The move was part of a strategy to secure supply of those materials for European manufacturers. The first list was produced in 2011, scheduled for review every three years.
According to Cinaralp, in 2013, the commission asked to look at natural rubber's case for a number of reasons.
"Two important elements are considered: the first was the economic importance. In the case of natural rubber, 94 percent of global output comes primarily from four Southeast Asia countries: Thailand, Indonesia, Vietnam and Malaysia," she said.
"At the same time, consumption growth from 2010-20 is expected to be centered in Asia and in particular China, where demand is forecast to reach 6.4 million metric tons in 2020, compared to 3.6 million tons in 2010. Indian demand is projected at 1.9 million tons by 2020 thus becoming the second biggest consumer of NR in the world."
Natural rubber comes from the Hevea tree, which is a unique source for the global industry. This material is used mostly by the tire industry, which consumes more than 75 percent of natural rubber supplied to Europe.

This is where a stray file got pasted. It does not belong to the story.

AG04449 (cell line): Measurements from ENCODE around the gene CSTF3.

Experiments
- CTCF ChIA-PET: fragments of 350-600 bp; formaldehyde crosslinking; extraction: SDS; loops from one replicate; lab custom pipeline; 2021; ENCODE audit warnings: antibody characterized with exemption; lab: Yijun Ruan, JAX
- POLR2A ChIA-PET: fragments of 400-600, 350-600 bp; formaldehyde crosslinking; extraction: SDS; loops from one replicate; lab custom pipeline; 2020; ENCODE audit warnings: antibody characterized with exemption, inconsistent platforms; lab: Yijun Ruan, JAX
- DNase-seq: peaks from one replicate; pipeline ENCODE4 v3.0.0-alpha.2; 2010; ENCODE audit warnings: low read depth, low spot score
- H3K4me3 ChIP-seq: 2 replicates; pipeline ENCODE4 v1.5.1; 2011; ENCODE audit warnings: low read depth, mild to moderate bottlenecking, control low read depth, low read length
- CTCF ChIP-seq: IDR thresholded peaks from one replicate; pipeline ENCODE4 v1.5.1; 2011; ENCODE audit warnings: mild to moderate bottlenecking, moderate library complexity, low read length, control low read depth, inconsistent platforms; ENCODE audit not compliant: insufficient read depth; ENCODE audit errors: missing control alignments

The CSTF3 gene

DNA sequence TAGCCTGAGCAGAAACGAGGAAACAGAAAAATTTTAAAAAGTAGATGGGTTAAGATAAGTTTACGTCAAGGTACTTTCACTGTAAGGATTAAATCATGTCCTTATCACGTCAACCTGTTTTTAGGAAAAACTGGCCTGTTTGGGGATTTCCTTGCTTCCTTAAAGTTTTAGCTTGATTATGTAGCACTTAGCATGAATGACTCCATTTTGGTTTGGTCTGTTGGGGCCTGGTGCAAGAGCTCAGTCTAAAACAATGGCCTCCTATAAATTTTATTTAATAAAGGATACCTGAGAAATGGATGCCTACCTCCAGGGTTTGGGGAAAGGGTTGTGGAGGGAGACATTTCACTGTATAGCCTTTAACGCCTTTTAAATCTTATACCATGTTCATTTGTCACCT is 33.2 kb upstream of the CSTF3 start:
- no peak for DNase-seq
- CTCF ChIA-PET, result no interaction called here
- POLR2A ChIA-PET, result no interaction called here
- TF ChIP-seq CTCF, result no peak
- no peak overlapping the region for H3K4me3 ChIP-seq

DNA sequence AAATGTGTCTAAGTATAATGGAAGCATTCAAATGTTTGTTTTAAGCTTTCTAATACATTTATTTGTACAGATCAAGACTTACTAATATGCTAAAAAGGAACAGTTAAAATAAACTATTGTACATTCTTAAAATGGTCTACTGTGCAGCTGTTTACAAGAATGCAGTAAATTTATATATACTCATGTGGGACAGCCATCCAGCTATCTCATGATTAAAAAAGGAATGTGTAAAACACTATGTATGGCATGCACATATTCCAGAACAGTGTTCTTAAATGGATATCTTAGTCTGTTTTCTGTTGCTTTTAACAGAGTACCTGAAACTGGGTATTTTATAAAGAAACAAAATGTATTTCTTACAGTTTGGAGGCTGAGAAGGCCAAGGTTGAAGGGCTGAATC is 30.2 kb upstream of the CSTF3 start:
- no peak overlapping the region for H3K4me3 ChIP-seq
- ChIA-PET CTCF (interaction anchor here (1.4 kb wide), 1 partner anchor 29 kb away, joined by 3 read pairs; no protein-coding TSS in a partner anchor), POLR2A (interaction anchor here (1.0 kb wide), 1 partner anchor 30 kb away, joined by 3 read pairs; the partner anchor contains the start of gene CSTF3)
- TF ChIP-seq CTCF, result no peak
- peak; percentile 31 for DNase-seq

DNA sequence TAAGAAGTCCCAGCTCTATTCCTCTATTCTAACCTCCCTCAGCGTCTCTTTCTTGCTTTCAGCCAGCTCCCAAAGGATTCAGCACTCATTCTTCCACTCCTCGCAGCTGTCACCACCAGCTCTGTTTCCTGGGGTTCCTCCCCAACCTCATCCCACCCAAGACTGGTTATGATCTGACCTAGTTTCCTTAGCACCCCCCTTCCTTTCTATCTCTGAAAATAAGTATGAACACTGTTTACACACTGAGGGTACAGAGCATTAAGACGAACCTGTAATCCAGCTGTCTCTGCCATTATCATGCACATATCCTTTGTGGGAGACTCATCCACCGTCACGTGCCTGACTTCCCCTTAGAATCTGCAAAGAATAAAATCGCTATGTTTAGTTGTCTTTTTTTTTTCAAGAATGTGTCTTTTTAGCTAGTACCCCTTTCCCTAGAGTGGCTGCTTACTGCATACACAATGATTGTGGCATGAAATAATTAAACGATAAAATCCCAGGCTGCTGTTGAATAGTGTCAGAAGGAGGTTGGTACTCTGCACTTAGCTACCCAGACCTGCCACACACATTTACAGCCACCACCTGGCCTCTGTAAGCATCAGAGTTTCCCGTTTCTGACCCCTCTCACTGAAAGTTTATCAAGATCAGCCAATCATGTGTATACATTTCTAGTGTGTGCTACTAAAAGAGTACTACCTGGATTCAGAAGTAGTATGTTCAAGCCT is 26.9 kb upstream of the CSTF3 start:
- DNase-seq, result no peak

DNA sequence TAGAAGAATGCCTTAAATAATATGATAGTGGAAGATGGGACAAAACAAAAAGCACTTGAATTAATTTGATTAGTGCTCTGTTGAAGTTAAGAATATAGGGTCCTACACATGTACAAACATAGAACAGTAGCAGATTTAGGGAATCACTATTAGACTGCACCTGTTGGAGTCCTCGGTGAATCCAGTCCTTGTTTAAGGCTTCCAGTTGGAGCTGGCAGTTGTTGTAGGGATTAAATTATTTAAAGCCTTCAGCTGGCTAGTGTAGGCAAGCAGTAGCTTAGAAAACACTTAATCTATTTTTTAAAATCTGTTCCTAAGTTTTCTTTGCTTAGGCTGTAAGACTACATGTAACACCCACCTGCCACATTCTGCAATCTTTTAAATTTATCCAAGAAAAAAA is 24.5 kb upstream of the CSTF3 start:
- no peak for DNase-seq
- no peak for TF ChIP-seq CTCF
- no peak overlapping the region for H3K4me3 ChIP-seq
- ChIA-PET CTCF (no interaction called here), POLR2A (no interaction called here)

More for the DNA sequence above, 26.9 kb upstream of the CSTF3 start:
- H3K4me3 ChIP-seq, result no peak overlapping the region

Another important factor is the level of substitution and whether or not the material can be replaced.
"The answer to that is no," Cinaralp said. "Otherwise it would have been replaced by synthetic rubber already."
Asked whether the listing of NR on the European critical raw materials list would lead to increased EU funding for such initiatives, Cinaralp was positive.
"There are European plans for some projects which will be considered an absolute priority. So the answer is yes, it is possible," Cinaralp said.